We previously evaluated linkage and linkage disequilibrium in the NIMH (National Institute of Mental Health) bipolar pedigrees [5]. The NIMH pedigrees include series 1 which consisted of 22 multiplex families that were previously used in chromosomal and genomic scans and series 2, which is a collection of 97 pedigrees from the NIMH Genetics Initiative for bipolar disorder [11]. In our earlier analyses, two hierarchical phenotype models, Affection Status Model (ASM) I and ASM II were used. ASM I included bipolar I, bipolar II with major depression, and schizoaffective illness, and ASM II included phenotypes in ASM I plus recurrent unipolar disorder. These analyses did not show evidence of statistically significant linkage or linkage disequilibrium to the ALG9 gene using ASM I and ASM II as diagnostic categories. Here, we extend our analyses of the ALG9 gene with a family-based study of genetic association in a new pedigree series that is composed of 133 small nuclear families that have been collected at the University of Pittsburgh (PITT). We confine our analyses to cases with a diagnosis of bipolar I disorder, because this was the diagnosis assigned to the five translocation carriers in the original translocation pedigree. The PITT series contain exclusively bipolar I cases. We also include the NIMH series after recoding of the diagnoses: bipolar I cases are recoded as "affected" and all other psychiatric diagnoses as "unknown" (Table 1). The collection and genetic study of the PITT families were approved by the University of Pittsburgh IRB committee.

Table 1 Characteristics of the bipolar pedigree series analyzed for association with ALG9

Genotyping was performed using four simple tandem repeat polymorphisms (STRPs) and one missense single nucleotide polymorphisms [5]. Our earlier sequence analysis of 60 subjects with BPAD provided us with a polymorphism profile of the gene. A non-synonymous single nucleotide polymorphism (SNP), V289I (rs10502151), had the highest minor allele frequency (0.35) among the four SNPs discovered. The SNP, V289I (rs10502151), in exon 8 of ALG9 was genotyped by PCR amplification and restriction enzyme digestion as described earlier [5]. The STRPs pDJ159O1-GT2 (D11S5025; GenBank: AF113397), -GT1 (D11S5026; GenBank: AF113398), -TAT (D11S5027; GenBank: AF113399), and -CA (D11S5028; GenBank: AF113400) were originally developed during fine mapping of the hereditary paraganglioma type 1 critical region at chromosome band 11q23 [12] and later mapped in and around the ALG9 gene. The information on the allelic distributions of the STRPs is available in Genome Database. These four markers are tightly linked and are distributed within an approximate 82-kb region (Figure 1). D11S5028 is located ~19 kb upstream of the transcription start site, whereas the other three STRPs are located within gene introns.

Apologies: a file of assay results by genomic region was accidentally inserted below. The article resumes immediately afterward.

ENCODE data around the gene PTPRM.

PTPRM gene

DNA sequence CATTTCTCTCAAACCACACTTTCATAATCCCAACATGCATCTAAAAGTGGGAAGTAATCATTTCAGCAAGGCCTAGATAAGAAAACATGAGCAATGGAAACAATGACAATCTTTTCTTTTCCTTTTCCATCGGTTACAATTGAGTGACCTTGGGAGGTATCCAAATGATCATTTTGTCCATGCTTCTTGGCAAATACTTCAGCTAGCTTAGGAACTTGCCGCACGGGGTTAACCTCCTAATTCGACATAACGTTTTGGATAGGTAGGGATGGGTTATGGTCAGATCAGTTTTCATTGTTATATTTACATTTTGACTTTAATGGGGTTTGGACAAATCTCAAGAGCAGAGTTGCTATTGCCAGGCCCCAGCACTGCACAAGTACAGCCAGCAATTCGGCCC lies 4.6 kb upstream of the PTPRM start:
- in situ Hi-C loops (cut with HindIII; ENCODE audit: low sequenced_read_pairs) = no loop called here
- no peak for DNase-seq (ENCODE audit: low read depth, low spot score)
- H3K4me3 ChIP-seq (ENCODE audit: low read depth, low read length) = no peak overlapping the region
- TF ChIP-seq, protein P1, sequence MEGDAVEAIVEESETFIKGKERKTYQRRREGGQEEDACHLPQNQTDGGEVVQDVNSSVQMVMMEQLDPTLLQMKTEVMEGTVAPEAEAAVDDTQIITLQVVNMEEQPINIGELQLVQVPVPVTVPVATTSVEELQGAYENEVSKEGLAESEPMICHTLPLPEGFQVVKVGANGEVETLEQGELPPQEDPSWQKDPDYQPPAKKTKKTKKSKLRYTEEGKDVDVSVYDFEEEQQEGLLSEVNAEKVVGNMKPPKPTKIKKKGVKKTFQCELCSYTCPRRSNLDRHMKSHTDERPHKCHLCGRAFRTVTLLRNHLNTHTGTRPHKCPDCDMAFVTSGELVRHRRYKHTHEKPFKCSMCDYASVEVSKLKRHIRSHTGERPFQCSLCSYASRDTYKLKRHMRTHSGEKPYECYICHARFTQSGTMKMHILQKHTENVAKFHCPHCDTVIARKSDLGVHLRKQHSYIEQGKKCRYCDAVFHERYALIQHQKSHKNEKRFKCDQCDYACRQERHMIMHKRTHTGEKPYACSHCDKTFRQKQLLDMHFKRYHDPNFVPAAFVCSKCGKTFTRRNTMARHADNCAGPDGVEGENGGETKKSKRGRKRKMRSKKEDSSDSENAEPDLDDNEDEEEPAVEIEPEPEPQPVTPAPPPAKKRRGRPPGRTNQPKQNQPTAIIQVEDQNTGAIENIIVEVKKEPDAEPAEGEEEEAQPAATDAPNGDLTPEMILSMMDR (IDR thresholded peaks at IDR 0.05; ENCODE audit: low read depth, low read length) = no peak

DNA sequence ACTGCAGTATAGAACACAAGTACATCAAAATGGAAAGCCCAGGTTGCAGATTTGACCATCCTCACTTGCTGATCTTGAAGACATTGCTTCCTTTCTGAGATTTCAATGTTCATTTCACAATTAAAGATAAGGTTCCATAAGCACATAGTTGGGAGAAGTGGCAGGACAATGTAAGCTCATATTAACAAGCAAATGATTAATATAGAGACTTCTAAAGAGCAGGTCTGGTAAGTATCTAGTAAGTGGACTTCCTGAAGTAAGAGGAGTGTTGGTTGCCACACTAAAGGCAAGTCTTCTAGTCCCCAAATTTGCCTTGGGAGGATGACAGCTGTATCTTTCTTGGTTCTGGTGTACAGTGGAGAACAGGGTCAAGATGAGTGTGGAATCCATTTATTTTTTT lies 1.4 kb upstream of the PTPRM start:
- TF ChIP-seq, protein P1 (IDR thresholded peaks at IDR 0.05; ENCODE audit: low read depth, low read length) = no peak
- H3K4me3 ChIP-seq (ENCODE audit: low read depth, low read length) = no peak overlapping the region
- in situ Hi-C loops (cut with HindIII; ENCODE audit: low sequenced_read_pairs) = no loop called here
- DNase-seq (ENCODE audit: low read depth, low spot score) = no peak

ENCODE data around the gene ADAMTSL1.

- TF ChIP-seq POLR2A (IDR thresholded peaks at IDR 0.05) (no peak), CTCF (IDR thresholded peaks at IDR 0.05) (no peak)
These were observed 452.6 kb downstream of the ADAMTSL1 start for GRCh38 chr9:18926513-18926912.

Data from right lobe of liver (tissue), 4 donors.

We used TRANSMIT software to test for association in complete and incomplete families [13]. TRANSMIT is a generalization of the Transmission Disequilibrium Test (TDT) and uses the Expectation Maximization (EM) algorithm to estimate the missing information. The test statistic of TRANSMIT reduces to that of the TDT when families are full trios and markers are diallelic. When one parent and one affected sib (duos) or one affected and one healthy sib are available per family TRANSMIT can be used to perform the TDT analysis [14].

Results and discussion

Transmission disequilibrium test of markers

We evaluated the PITT and the NIMH series of pedigrees for association with the five polymorphic markers in the ALG9 gene. The TRANSMIT program provided the observed and the expected number of transmissions for each of the common alleles of the five markers from a parent to an affected offspring. The transmission patterns of the marker alleles to affected offspring did not show statistical significance. Specifically, in the PITT series, the SNP alleles encoding for Val289 and Ile289 were transmitted 185 and 85 times, similar to the expected transmission numbers of 187.5 and 82.5, respectively. Similarly, transmissions of the SNP alleles occurred 343 and 157 times in the NIMH series, which is very close to the expected numbers of 344 and 156, respectively. TRANSMIT provided χ2-based significance tests for transmission disequilibrium for each marker allele and for global (including all marker alleles) transmission disequilibrium. For robustness, the p-values associated with the global tests were computed via 1000 bootstrap samples. Bootstrap p-values were very close to the ones computed using the asymptotic χ2 distribution of global tests. None of the common alleles of the five markers yielded statistically significant evidence for transmission disequilibrium. The results of the global χ2 tests are presented in Table 2.

Table 2 Global TRANSMIT statistics for transmission disequilibrium tests of association between ALG9 variations and bipolar I

Transmission disequilibrium test of haplotypes